WASHINGTON — Federal authorities issued an emergency order Friday adding safety steps and requiring trains hauling crude oil and other flammable liquids, including ethanol, to slow down as they pass through urban areas.
The Obama administration has been under intense pressure from members of Congress as well as state and local officials to ensure the safety of oil trains that traverse the country after leaving the Bakken region of North Dakota.
To get to refineries on the East and West coasts and the Gulf of Mexico, oil shipments travel through more than 400 counties, including major metropolitan areas such as Philadelphia, Seattle, Chicago, Newark and dozens of other cities. The cars carrying the oil typically are owned by shippers, not the railroads.
As many as 30 trains carrying at least a million gallons of Bakken crude -- a threshold met by filling only 35 tank cars -- pass through Nebraska each week. Typically they enter Nebraska from Sioux City, Iowa, and travel south to Ashland, where most turn east and cross back into Iowa at Plattsmouth, according to the latest reports by BNSF Railway to the Nebraska Emergency Management Agency. Two to seven oil trains a week pass through Lincoln and then head southeast through Gage, Johnson and Richardson County to the bridge at Rulo, according to the BNSF data.
There have been a series of fiery oil train explosions in the U.S. and Canada in recent years, including one just across the border in Lac-Megantic, Quebec, that killed 47 people.
Major freight railroads have already limited oil trains to no more than 40 miles per hour in "high threat" urban areas under a voluntary agreement reached last year with Transportation Secretary Anthony Foxx. But Friday's order by the Transportation Department makes the speed limitation a requirement and extends it to trains carrying other flammable liquids, such as ethanol.
The American Association of Railroads reported Nebraska originated almost 57,000 carloads of ethanol in 2012, the latest year available by state. That was 21 percent of the nation's total. Only Iowa originated more, almost 93,000 cars that year. Ethanol has proven to be less volatile than Bakken crude oil.
The voluntary agreement applied only to trains that used older tank cars that are easily ruptured in crashes. The new order includes tank cars constructed since 2011 that were designed to replace the older cars, but which have also repeatedly ruptured in crashes, spilling their contents and igniting intense fires that have burned for days. So far this year there have been four oil train derailments producing huge fireballs -- two in the U.S. and two in Canada. All involved the newer tank cars known as 1232 cars.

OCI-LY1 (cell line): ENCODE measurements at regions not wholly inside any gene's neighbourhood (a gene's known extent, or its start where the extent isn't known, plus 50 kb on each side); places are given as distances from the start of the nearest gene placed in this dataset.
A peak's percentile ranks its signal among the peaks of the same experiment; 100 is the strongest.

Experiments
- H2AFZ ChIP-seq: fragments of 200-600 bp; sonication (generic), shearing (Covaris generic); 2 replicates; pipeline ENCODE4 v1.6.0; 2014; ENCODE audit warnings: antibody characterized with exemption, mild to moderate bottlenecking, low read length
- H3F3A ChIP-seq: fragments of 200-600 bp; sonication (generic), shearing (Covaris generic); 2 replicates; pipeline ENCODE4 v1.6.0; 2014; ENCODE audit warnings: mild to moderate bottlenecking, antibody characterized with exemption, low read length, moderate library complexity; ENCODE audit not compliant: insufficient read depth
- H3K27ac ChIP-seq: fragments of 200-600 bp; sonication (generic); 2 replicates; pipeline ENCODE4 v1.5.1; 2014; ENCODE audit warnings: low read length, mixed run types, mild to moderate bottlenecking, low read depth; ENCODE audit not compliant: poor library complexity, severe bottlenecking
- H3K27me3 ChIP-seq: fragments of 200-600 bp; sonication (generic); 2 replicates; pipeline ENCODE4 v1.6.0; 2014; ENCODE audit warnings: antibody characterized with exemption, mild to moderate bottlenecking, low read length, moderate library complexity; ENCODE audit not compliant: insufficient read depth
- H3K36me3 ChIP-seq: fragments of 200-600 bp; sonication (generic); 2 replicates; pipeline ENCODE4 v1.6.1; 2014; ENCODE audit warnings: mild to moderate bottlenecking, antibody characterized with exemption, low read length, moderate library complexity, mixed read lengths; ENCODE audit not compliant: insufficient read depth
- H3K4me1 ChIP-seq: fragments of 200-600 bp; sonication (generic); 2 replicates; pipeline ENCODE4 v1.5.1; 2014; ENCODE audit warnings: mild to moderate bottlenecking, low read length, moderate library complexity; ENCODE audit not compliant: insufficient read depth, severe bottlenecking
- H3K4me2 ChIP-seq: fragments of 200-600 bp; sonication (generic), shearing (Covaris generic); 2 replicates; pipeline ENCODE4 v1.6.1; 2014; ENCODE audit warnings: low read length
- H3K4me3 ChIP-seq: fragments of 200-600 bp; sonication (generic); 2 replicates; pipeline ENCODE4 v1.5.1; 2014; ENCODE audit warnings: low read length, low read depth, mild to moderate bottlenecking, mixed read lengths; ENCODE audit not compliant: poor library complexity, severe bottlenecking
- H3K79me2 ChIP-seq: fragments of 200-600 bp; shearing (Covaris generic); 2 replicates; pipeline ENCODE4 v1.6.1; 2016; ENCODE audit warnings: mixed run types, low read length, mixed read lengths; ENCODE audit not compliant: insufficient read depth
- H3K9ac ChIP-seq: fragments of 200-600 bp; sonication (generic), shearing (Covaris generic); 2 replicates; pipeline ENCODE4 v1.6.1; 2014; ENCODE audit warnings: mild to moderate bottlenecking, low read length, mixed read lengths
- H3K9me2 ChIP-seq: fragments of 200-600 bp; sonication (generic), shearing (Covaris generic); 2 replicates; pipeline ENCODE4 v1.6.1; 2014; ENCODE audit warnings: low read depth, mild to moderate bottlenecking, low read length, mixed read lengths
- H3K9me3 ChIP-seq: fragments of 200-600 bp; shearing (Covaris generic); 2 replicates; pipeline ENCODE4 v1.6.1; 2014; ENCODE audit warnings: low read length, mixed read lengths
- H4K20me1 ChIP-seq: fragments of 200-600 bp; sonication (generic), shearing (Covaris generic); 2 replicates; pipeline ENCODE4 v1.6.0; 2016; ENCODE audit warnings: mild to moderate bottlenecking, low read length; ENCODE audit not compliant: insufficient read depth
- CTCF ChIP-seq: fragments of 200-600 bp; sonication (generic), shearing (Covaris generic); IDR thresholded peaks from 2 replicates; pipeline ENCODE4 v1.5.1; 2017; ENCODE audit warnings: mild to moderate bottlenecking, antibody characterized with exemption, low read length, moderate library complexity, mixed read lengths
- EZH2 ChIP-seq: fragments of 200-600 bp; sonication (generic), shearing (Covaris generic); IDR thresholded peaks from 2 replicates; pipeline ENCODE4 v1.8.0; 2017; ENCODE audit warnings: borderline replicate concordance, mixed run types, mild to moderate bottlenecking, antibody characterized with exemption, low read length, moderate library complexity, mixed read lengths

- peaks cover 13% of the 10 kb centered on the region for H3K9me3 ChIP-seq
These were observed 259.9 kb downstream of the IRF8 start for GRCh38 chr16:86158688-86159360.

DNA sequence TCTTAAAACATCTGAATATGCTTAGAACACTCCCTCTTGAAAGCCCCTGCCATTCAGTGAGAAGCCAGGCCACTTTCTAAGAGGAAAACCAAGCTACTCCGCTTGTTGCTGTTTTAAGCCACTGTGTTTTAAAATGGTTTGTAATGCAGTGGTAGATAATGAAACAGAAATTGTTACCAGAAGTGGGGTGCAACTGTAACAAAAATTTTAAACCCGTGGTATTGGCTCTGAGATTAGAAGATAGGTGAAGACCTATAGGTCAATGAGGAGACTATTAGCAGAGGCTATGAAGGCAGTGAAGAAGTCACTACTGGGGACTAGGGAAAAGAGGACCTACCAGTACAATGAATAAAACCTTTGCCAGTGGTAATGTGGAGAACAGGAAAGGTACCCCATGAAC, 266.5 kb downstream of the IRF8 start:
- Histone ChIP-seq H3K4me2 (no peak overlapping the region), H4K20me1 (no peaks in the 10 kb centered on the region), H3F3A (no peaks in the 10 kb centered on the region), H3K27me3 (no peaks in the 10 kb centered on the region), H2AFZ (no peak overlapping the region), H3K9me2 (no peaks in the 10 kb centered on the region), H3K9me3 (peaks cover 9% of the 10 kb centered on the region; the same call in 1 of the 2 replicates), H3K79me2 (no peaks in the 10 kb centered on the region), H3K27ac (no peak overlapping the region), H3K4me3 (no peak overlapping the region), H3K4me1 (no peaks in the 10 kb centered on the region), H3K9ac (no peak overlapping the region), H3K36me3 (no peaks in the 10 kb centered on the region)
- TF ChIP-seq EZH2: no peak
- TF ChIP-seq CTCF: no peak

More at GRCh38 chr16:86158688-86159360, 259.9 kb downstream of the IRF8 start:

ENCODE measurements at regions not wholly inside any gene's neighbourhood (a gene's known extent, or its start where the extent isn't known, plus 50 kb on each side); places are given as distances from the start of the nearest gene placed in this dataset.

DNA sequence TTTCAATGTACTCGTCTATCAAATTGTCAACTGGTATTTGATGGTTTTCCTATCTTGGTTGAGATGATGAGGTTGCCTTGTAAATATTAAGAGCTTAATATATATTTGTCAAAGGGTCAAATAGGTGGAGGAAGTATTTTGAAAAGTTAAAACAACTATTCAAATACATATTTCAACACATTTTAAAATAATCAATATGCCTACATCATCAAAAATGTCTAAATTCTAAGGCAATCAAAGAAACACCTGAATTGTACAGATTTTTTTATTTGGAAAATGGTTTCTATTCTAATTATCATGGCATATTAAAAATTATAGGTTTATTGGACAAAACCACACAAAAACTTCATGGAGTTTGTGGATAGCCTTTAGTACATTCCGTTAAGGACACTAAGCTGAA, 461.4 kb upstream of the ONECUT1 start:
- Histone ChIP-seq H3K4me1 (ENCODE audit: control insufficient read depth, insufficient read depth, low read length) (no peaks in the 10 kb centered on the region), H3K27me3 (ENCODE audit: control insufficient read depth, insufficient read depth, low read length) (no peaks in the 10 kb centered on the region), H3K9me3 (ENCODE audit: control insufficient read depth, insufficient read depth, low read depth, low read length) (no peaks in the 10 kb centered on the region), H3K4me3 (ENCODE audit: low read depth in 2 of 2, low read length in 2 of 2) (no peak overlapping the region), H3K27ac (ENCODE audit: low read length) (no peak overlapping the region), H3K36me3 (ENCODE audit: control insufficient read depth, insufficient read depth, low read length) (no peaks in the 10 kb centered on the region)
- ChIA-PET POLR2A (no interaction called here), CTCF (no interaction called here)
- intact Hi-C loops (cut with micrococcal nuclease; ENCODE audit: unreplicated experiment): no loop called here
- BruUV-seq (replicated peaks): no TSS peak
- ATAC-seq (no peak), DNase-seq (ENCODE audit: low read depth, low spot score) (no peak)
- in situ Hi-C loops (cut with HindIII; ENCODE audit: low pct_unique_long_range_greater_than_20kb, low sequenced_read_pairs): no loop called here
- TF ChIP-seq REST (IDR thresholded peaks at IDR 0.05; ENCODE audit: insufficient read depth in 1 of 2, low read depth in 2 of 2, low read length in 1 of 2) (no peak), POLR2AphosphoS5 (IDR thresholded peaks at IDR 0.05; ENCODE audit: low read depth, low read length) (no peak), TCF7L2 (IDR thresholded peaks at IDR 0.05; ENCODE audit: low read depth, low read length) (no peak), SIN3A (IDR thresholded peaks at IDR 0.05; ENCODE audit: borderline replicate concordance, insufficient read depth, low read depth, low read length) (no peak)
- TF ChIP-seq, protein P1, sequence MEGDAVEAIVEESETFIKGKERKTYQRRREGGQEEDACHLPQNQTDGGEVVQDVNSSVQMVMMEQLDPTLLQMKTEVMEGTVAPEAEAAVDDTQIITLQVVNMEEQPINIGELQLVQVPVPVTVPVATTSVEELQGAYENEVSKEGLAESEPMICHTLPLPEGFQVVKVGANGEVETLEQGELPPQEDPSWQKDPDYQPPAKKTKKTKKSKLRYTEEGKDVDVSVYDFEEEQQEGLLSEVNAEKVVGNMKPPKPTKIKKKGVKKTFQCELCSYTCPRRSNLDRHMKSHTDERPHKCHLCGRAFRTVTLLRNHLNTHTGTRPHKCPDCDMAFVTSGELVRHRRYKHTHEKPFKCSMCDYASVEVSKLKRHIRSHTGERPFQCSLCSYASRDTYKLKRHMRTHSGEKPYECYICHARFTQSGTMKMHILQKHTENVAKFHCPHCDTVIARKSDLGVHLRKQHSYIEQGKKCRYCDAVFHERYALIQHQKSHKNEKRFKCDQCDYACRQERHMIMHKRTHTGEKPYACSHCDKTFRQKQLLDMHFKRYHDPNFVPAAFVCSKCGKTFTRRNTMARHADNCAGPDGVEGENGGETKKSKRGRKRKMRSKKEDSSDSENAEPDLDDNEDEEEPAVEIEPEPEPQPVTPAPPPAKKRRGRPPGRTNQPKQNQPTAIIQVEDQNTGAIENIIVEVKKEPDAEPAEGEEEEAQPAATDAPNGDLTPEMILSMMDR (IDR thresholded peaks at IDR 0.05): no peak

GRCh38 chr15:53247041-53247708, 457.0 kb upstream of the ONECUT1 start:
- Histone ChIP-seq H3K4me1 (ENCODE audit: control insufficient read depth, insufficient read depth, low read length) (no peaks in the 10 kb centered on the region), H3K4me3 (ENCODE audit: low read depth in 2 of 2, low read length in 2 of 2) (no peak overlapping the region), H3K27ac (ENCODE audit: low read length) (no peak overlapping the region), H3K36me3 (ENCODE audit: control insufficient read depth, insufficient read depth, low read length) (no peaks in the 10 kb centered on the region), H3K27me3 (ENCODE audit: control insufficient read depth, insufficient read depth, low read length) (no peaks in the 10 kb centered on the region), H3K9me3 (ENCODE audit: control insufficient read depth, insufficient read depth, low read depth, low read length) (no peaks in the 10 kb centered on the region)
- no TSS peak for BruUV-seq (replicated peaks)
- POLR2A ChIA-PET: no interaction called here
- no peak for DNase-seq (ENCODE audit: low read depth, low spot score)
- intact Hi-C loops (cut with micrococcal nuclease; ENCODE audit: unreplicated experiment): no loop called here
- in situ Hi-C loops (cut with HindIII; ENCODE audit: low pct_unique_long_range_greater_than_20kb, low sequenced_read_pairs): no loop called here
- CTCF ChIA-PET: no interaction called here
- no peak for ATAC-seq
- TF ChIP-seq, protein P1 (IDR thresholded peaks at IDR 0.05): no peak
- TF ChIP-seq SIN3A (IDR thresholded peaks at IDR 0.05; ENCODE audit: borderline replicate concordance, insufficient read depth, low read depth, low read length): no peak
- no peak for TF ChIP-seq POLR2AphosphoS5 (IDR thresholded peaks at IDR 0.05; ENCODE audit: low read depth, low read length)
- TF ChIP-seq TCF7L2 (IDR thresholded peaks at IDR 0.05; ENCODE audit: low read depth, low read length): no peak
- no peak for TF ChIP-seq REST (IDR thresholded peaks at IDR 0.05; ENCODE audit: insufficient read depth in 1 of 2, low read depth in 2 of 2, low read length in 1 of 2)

The department has also issued an advisory to railroads to use the latest technology to check for flaws in train wheels that can cause a crash. A broken train wheel is suspected of causing the March 5 derailment near Galena, Illinois, of a train hauling 103 cars of Bakken crude.
Railroads were also notified that the department is working on regulations requiring them to provide more detailed information on the trains and their contents than currently required, including any testing and analysis of the crude oil before the tank cars were filled.
Test results of crude from the Bakken region show it is often far more volatile and likely to ignite than other types of crude oil. The American Petroleum Institute says Bakken crude is similar to other light, sweet crudes.
The American Association of Railroads objected to parts of the order that addressed the provision of customer information AAR said the railroads don't possess.
“Overall, these federal provisions reflect the fact that moving crude by rail is a shared responsibility, involving a safety system of prevention, mitigation and response,” said AAR CEO Edward R. Hamberger. “Railroads, like all supply chain stakeholders, anxiously await the federal government’s final rules on tank cars, which directly addresses the heart of mitigation.”
The department earlier a proposed a more comprehensive series of regulations to address oil train safety, including a stronger tank car design and better train braking systems. The proposal is under review at the White House and final regulations are expected to be released in the next few weeks.